Glengarry Glen Ross ('15', Odeon Haymarket) The Crying Game (1 8', selected cinemas)
Glengany Glen Ross, filmed in six weeks flat and with only three locations, is one of the best films to come out this year. There is a danger that it won't make its mark. It is adapted from the highly success- ful play by David Mamet, but has none of those little exoticisms (actresses, shots of people walking, etc.) which get the average cinema-goer excited. Instead the film is largely set in a cramped office in Chicago, and though it has an all-star cast, including Jack Lemmon and Al Pacino, the actors don't come across as in any way glamorous. We are pitched into a world of seedy, proto-criminal real estate salesmen and kept there without a break for the rest of the film.
In Homicide and House of Games, Mamet insisted that his actors maintain a consistently deadpan delivery. This set up a peculiar tension between the ostensibly naturalistic dialogue and the way it was spoken, forcing audiences to struggle for the emotional kick. In Glengarry Glen Ross the script is made up entirely of junk lan- guage — lies, compliments, stock exple- tives, platitudes etc. — which superficially gives the film a manic and comic momen- tum. Al Pacino and Alec Baldwin are par- ticularly good at spewing out abuse, none of which adds up to much more than the philosophy, 'Fuck or walk'. Though all the characters in the film are nasty operators, some come out on top and some are destroyed. At first the agonies of these men are made to seem repellent, but eventually Mamet commands sympathy with the extremity of their emotions, regardless of the causes that inspire them.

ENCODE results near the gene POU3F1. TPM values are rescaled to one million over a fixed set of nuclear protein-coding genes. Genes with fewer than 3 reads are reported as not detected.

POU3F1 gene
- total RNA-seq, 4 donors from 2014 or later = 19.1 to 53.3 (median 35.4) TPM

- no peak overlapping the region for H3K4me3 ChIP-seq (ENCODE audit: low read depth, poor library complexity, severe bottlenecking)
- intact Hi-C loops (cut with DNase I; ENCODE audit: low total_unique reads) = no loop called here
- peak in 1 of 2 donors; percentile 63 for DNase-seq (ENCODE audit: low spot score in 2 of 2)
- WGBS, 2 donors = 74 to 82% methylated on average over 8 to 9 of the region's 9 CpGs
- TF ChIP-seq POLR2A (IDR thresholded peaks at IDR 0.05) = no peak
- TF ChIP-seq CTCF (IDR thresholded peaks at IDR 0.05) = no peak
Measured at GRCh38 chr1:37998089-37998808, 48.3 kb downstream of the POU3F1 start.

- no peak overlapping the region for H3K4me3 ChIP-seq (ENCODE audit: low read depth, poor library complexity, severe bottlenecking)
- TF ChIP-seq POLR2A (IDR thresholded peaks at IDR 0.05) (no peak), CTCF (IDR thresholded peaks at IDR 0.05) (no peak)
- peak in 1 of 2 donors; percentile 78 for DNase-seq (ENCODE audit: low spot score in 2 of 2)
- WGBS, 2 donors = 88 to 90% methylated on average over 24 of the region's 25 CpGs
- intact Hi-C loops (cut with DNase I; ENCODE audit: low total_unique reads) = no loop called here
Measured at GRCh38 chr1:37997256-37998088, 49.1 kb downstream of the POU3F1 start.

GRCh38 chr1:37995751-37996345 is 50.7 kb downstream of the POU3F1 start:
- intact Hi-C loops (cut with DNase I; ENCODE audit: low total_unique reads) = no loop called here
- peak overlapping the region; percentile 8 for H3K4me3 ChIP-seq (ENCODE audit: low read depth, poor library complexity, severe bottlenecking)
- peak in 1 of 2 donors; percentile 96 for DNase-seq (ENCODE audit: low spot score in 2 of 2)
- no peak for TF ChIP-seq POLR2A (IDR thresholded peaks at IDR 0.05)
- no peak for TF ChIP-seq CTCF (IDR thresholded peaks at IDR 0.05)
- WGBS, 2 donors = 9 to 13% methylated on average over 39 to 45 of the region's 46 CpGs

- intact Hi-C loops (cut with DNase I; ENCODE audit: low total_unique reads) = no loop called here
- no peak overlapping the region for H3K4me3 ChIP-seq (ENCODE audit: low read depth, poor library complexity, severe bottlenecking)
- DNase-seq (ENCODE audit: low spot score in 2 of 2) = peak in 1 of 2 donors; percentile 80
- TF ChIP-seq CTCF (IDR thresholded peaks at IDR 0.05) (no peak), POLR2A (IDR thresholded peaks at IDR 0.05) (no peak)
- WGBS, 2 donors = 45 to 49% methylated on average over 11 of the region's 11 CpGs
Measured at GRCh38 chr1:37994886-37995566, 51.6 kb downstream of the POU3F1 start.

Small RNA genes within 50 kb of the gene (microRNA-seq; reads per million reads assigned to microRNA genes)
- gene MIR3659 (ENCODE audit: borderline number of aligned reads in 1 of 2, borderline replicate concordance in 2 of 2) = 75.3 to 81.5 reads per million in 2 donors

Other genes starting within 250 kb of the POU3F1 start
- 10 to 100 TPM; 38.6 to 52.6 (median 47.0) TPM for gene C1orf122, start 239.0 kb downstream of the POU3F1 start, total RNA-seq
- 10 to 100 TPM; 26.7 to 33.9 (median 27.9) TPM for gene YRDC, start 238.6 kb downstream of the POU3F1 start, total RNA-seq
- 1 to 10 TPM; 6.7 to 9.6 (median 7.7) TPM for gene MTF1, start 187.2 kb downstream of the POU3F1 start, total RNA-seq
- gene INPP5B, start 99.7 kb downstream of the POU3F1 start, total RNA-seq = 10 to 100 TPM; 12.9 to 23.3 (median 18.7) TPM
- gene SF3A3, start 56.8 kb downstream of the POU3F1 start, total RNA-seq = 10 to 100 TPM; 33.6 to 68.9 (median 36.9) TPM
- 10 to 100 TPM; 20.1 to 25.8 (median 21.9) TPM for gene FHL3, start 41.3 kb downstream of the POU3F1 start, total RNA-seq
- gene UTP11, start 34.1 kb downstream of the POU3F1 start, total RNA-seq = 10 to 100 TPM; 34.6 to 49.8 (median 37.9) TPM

The director James Foley has decided not to make this adaptation conventionally filmish. He is happy to concentrate on the script. He uses visual details to create pace without being blatant about it — quick camera-work, moody light changes and, in the background, glittering downfalls of rain. However, for all the prominence given to words, in the end what we remem- ber is the film's deadening atmosphere. Glengarry Glen Ross is not an enjoyable watch, but in its own way it is exhilarating.
By contrast, The Crying Game is a one- shock wonder. Neil Jordan admits that in the middle of writing an uninspiring script he came up with a startling idea that would send his film off on a new tack entirely. This isn't quite the coup it is claimed to be.
The film divides into two barely connect- ed halves, ante-shock and post-shock.
Ante-shock we are in an IRA drama, a kidnapper-victim bonding story. This sub- ject has been treated many times before.
Here it is despatched with little dignity.
Forest Whitaker, doing an amazing job passing himself off as an English squaddie, is the bright star giving this section promise, but unfortunately Jordan decides to waste him. Post-shock we are firmly in Mona Lisa territory, with racism and sexual hang-ups, but without Michael Caine or Bob Hoskins to ease the load. Having decided on his shock, Jordan should per- haps have gone back and worked it better into the existing plot. As it is, with no cogent argument underlying the plot, the ending seems pointless.
Jordan tries to create a disconcerting, even perhaps a nightmare atmosphere. The settings are all very shabby, but they come
over as having an objet trouve amateurish- ness. His attempt to combine the kitchen
sink with the lurid is bemusing. Jordan takes risks in this film, but they're the 'I'm sitting comfortably, so read that back to me, Miss Nebb.' wrong risks. He uses too many potent sub- jects, and then spreads them thin. The end result has a kind of film school ardour which prevents one from taking him seri- ously.